Last Updated: December 21, 2017, 3:57 pm

Community donations shape DSU campus

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From Bruce Hurst Field to the Whitehead Education Building, Dixie State University has a campus built on donations.

DSU received a $10 million donation toward renovating the football stadium from Legend Solar in April 2016. Although this is the largest donation DSU has ever received, it isn’t the only donation making a difference here on campus.

The majority of DSU buildings, both academic and athletic, were built because of generous donations from alumni and the community, said DSU Development Officer Lance Brown. Without these donations, DSU’s campus would look exceptionally different.

“All of the buildings with names, like the Burns, Gardner, or any of the others, wouldn’t have happened without donors,” Brown said. “If [the donors] wouldn’t have donated, we may not have received state funding for the buildings around campus.”

Iver Hurtado, a junior nursing major from Chicago, Illinois, said he thinks it’s great that the community around DSU rallies and embraces DSU’s growth toward becoming an elite school in Utah.

“I feel that [the stadium] was a great addition. You can tell that the university is trying to upgrade its buildings,” Hurtado said.

Brown said that for a donor to get their name on a building, they must donate around 25 percent of the total building cost.

“We still haven’t sold naming rights to the new Health and Wellness Center,” Brown said. “This is a $50 million building, and it would really be a slam dunk at this upcoming legislature if we could stick a name on [the building]. We are only looking for about $3 million for that, which is a great opportunity for someone looking to leave a legacy gift.”

The new Health and Wellness Center would include not only a recreation center but also an academic space housing health science classes, athletic training, and other similar programs, Brown said.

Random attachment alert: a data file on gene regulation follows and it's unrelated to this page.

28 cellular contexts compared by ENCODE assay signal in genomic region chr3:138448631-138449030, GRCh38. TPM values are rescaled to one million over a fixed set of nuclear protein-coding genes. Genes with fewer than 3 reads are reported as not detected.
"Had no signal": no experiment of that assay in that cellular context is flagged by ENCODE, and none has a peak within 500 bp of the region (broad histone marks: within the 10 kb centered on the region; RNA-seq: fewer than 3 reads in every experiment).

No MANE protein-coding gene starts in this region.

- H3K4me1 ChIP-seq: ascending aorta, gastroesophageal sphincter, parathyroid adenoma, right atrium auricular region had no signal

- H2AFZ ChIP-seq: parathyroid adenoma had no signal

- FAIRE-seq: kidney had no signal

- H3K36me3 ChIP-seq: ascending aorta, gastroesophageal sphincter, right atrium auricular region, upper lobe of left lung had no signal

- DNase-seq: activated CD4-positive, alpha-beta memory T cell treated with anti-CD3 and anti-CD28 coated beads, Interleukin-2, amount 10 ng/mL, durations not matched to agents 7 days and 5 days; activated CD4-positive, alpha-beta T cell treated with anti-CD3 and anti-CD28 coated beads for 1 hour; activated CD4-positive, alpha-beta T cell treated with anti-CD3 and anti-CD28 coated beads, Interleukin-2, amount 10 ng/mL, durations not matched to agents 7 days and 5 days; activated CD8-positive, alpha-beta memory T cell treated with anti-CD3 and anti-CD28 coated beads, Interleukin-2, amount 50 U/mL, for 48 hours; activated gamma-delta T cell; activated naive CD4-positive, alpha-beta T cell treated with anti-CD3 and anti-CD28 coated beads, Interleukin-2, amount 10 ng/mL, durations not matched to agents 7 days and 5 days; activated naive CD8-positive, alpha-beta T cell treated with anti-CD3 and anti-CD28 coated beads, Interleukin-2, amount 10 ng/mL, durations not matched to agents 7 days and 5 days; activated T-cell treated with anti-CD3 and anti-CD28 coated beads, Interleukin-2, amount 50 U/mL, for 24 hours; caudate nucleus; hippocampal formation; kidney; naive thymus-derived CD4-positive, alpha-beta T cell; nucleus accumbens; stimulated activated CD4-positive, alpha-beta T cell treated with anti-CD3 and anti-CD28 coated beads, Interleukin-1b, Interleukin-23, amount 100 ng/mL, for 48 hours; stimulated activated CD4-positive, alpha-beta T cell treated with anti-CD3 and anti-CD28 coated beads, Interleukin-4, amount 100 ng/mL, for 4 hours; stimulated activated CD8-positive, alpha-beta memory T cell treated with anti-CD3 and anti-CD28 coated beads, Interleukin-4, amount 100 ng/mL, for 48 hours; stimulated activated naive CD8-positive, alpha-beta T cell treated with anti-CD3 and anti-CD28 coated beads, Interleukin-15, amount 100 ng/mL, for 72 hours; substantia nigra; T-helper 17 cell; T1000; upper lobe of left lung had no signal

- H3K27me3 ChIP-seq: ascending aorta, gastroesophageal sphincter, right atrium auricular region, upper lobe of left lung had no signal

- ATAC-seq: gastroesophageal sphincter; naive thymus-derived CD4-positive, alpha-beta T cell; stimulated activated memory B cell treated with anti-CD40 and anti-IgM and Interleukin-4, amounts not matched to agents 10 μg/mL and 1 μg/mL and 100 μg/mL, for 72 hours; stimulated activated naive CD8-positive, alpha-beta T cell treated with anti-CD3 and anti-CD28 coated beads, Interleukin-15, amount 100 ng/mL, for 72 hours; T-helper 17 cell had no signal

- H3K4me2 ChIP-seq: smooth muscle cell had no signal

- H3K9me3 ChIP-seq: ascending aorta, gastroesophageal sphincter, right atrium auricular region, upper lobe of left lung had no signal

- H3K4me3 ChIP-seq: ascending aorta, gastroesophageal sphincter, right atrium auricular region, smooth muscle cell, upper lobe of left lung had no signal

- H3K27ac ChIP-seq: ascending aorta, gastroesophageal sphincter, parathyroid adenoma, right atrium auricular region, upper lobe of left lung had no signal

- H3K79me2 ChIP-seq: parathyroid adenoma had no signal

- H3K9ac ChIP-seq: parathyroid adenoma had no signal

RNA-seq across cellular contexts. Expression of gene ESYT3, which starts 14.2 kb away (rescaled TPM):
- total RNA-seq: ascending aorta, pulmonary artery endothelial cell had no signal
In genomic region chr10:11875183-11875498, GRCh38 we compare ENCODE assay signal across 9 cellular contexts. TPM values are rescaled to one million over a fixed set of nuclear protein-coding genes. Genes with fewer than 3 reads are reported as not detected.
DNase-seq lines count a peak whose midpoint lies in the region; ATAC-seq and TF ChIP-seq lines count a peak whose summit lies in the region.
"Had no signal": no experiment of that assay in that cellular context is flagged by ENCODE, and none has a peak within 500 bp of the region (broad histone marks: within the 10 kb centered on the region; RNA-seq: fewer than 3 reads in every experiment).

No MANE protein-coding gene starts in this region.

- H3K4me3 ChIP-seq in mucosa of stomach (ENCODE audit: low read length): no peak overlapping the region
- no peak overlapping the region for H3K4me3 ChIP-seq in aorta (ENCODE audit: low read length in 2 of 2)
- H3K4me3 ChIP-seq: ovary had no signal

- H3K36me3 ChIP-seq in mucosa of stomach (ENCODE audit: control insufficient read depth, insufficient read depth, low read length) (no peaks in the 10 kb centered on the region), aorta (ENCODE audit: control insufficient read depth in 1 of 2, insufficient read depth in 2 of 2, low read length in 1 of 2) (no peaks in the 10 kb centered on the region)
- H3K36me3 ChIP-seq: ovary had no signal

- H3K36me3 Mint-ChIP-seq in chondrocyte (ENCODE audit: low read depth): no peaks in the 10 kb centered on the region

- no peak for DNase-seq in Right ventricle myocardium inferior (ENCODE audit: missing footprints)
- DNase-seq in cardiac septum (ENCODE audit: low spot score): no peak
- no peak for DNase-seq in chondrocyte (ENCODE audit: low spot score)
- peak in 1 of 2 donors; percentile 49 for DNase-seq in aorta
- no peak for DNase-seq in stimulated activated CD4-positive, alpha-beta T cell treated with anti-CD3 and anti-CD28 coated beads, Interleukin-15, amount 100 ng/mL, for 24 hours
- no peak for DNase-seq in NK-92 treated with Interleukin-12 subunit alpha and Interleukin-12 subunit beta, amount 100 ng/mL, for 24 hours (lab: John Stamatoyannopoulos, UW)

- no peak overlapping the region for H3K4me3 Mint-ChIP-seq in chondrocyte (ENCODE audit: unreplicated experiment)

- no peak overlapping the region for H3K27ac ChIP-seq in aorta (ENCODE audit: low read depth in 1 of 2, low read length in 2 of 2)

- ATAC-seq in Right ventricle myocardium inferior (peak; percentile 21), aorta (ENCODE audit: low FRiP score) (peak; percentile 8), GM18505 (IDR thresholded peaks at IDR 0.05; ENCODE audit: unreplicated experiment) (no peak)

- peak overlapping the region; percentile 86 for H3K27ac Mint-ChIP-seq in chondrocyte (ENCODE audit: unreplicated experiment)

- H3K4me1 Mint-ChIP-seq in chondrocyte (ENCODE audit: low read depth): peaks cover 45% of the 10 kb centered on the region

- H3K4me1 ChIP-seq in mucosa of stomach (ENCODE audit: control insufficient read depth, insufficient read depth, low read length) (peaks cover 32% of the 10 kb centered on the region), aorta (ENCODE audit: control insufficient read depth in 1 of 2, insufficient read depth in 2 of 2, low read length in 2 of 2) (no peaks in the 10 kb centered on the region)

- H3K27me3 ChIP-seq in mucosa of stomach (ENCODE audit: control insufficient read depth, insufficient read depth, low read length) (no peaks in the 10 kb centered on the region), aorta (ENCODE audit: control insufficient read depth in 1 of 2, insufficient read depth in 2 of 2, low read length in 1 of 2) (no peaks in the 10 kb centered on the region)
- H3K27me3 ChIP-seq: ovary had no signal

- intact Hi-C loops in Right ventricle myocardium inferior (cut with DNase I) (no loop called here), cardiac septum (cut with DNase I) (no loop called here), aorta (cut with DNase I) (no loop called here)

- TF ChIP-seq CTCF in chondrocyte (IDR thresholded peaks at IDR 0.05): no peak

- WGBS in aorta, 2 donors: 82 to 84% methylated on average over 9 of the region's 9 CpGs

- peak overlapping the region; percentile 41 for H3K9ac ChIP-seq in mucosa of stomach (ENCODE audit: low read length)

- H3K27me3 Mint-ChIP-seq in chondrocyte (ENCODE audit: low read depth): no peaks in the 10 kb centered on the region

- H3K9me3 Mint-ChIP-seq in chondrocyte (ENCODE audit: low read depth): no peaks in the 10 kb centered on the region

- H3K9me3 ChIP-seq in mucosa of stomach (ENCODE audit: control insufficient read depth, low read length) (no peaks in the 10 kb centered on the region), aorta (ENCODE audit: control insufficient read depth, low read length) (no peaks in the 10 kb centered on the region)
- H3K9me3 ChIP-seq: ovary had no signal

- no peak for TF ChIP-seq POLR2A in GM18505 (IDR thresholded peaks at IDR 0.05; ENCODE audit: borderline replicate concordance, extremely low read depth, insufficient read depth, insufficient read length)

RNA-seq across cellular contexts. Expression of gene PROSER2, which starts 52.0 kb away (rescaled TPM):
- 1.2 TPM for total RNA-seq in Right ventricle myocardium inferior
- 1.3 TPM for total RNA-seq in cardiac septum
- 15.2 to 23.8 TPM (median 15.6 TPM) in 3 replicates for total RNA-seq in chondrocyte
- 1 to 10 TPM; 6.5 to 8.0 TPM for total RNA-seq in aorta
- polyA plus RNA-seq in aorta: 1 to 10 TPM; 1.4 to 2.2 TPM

“It’s incredible that this community believes in making DSU better and more qualified, and in adding more class options for people with different majors,” said Hailey Brodale, a sophomore general studies major from Santa Clara. “I’m excited for the new changes on campus. I think the new building and stadium will increase DSU’s enrollment.”

Brodale said that the amount of donations around campus says a lot about DSU.

People tend to give to their passions, which is why academic and athletic donations are so common, Brown said. They don’t part with their hard-earned dollars unless it’s something that they’re passionate about or something that makes sense to them. Each person that donated to a specific department felt some sort of affinity for them.

“It’s great that our school has been shaped so much by donations,” said KaitLynn Carnahan, a sophomore nursing major from Hurricane. “I love that education is so important to the people that support DSU.”

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